Leisure and hospitality jobs increase as economy grows

Employment in Connecticut’s leisure and hospitality market is better than it’s ever been.

In the last two months, the sector added 4,000 jobs statewide, recovering from a seven-month drought. Even as concerns surrounding wage growth persist, an growing national economy is helping lead a resurgence of the industry that consists of food service, hotel, and arts and entertainment.

“What was declining came back, at least for two months, and the larger segment of accommodation and food seems to be growing,” said Andy Condon, director of the Office of Research for the Department of Labor.

The industry started a downward slope in October as jobs steadily faded away leading into the spring. Last month, the industry yielded 2,400 jobs in Connecticut, according to reports from the Department of Labor.

The recent spike in new jobs within leisure and hospitality has pushed the market to new heights with nearly 159,000 people employed in its sub-sectors, following a national trend.

Growing market

Leisure and hospitality count as one of the 10 largest industries in the country, according to experts from Sacred Heart University.

The school recently introduced a new bachelor’s degree in hospitality, resort and tourism management, or HRTM, as a result of the growing success in the trillion-dollar industry.

“Everything we read tells us that travel, tourism and leisure are one of the fastest-growing sectors right now,” said John Chalykoff, dean of the Jack Welch College of Business at SHU.

The future of the sector rides in large part on the state of the economy, Chalykoff said.

“Traditionally, the hospitality industry is cyclical,” he said. “When the economy is good, people spend their money eating out, traveling and doing leisure activities. When money gets tight, these activities are cut from the budget.”

Today, the country is riding a wave of declining unemployment rate, increasing the number of people traveling and enjoying some of the finer things, like dining out.

Corporate conventions

While the state may be slightly behind others nationwide in the tourism trend, officials say more people are visiting Connecticut.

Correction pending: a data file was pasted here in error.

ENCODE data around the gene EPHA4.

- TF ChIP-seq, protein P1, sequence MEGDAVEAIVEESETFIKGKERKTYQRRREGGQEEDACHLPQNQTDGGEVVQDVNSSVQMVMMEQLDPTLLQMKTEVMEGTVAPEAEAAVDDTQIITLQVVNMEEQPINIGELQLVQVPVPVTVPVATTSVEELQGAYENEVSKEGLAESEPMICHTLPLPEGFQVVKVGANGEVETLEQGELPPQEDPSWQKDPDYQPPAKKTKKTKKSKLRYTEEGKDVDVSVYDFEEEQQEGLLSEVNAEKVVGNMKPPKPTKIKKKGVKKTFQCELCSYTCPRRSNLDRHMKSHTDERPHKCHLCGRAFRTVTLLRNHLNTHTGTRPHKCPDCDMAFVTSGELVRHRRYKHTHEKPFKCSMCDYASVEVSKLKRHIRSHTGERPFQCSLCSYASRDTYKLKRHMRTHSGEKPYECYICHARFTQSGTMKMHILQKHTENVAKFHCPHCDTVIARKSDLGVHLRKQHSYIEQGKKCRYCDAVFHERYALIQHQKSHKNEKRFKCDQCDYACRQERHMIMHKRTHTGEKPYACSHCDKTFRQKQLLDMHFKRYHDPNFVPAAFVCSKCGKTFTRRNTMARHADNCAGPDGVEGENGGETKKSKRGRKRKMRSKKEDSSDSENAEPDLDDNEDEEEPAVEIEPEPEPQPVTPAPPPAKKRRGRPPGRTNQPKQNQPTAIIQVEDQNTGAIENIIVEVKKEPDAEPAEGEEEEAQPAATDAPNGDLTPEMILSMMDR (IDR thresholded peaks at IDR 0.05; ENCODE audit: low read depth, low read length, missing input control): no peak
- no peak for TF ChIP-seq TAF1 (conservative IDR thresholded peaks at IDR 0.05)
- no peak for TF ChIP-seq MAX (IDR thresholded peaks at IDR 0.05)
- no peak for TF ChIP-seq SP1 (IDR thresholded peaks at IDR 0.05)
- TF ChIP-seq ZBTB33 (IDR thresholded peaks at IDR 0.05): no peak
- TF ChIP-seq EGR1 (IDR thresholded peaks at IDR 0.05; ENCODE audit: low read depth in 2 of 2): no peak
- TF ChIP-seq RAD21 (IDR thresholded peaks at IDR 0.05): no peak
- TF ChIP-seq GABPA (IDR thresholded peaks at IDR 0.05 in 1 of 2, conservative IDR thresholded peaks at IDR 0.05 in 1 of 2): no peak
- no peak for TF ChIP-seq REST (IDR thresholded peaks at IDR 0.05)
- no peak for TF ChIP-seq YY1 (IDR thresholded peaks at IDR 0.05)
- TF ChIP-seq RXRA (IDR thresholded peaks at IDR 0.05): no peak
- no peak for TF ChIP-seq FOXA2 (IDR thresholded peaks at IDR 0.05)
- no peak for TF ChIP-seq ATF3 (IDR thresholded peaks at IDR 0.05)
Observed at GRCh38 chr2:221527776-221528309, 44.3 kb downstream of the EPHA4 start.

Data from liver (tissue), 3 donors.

“We’ve got some ways to go, but I think we are beginning to see some of the job numbers come out of that,” said Randy Fiveash, director of the Connecticut Office of Tourism. “There is a great tourism product in Fairfield County, as well, obviously.”

May and June are traditionally when hiring in the hospitality business begins to grow.

Hotel occupancy numbers have seen an increase statewide, Fiveash said, adding that areas like Stamford and Danbury among others are seeing more tourism business with the growth of companies hosting corporate conventions and meetings.

“Those are our steady markets and they’re a little up,” he said. “The state is holding its own and up a little bit and I think that is part of the reason we are seeing some of the job growth.”

Fiveash said companies looking to host their events in the Fairfield County draw in crowds of professionals not only for lodging, but also visiting restaurants and attractions, driving business for several subsectors of leisure and hospitality.

“They want to experience what is going on in Connecticut, whether it be a restaurant, whether it be an attraction, or whether it be a hotel,” Fiveash said.

Restaurants capitalize

While the fall 2017 decline in the industry may have affected arts and entertainment, the state’s food service and restaurant industry went virtually unscathed.

There has been an uptick nationally in the restaurants industry, and Connecticut has been right there with it. Fairfield County especially has seen waves of new restaurants popping up and drawing in new customers, creating jobs in the process.

“I think it’s just opportunities for the industry,” said Scott Dolch, executive director of the Connecticut Restaurant Association. “People seem to want to go and spend a little bit more money out.”

Connecticut’s stock of eateries has increased to nearly 8,000 restaurants with continued growth slated, according to the CRA, which projects that by 2027 the restaurant industry will grow by roughly 7 percent, adding 11,000 more jobs in the state.

Dolch said a handful of factors including the summer weather could be contributing the boost in workers. In the warmer months restaurants are able to maximize their spaces with outdoor seating and patios, following a harsh winter.

“If you take a restaurant and you have only a 100 seats inside but they have an open patio and they can offer full service, they can double the size of their footprint, and you look at the labor and staff they are going to have to double the size of that or at least get close to that because of that,” Dolch said.

He added that continued growth could also be attributed to the recent legislative session.

“There weren’t any new taxes or mandates that came down the line,” Dolch said. “I would say we had a positive session and we’re hoping to continue that growth to make the economy hopefully start to to take a turn of the positive in our state which I think starts at the root and core with the small-business owners,” he added.